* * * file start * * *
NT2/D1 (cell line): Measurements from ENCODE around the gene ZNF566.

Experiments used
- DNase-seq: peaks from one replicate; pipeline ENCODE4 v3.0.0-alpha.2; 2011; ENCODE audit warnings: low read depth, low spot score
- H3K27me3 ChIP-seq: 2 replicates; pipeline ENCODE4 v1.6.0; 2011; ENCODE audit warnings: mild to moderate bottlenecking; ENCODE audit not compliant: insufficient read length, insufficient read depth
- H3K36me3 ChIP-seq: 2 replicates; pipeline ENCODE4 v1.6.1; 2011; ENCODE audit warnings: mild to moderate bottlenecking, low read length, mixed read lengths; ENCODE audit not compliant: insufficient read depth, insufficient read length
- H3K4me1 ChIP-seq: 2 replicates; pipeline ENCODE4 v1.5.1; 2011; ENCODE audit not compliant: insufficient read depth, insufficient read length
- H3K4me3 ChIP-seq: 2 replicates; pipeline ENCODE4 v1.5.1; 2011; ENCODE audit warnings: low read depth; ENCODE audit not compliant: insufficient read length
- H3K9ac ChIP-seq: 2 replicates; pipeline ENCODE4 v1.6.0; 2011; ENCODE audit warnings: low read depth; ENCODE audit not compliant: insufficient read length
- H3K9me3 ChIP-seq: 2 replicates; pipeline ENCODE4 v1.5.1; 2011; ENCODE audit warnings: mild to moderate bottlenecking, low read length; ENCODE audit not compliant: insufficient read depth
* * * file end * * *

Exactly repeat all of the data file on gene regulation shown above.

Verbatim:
NT2/D1 (cell line): Measurements from ENCODE around the gene ZNF566.

Experiments used
- DNase-seq: peaks from one replicate; pipeline ENCODE4 v3.0.0-alpha.2; 2011; ENCODE audit warnings: low read depth, low spot score
- H3K27me3 ChIP-seq: 2 replicates; pipeline ENCODE4 v1.6.0; 2011; ENCODE audit warnings: mild to moderate bottlenecking; ENCODE audit not compliant: insufficient read length, insufficient read depth
- H3K36me3 ChIP-seq: 2 replicates; pipeline ENCODE4 v1.6.1; 2011; ENCODE audit warnings: mild to moderate bottlenecking, low read length, mixed read lengths; ENCODE audit not compliant: insufficient read depth, insufficient read length
- H3K4me1 ChIP-seq: 2 replicates; pipeline ENCODE4 v1.5.1; 2011; ENCODE audit not compliant: insufficient read depth, insufficient read length
- H3K4me3 ChIP-seq: 2 replicates; pipeline ENCODE4 v1.5.1; 2011; ENCODE audit warnings: low read depth; ENCODE audit not compliant: insufficient read length
- H3K9ac ChIP-seq: 2 replicates; pipeline ENCODE4 v1.6.0; 2011; ENCODE audit warnings: low read depth; ENCODE audit not compliant: insufficient read length
- H3K9me3 ChIP-seq: 2 replicates; pipeline ENCODE4 v1.5.1; 2011; ENCODE audit warnings: mild to moderate bottlenecking, low read length; ENCODE audit not compliant: insufficient read depth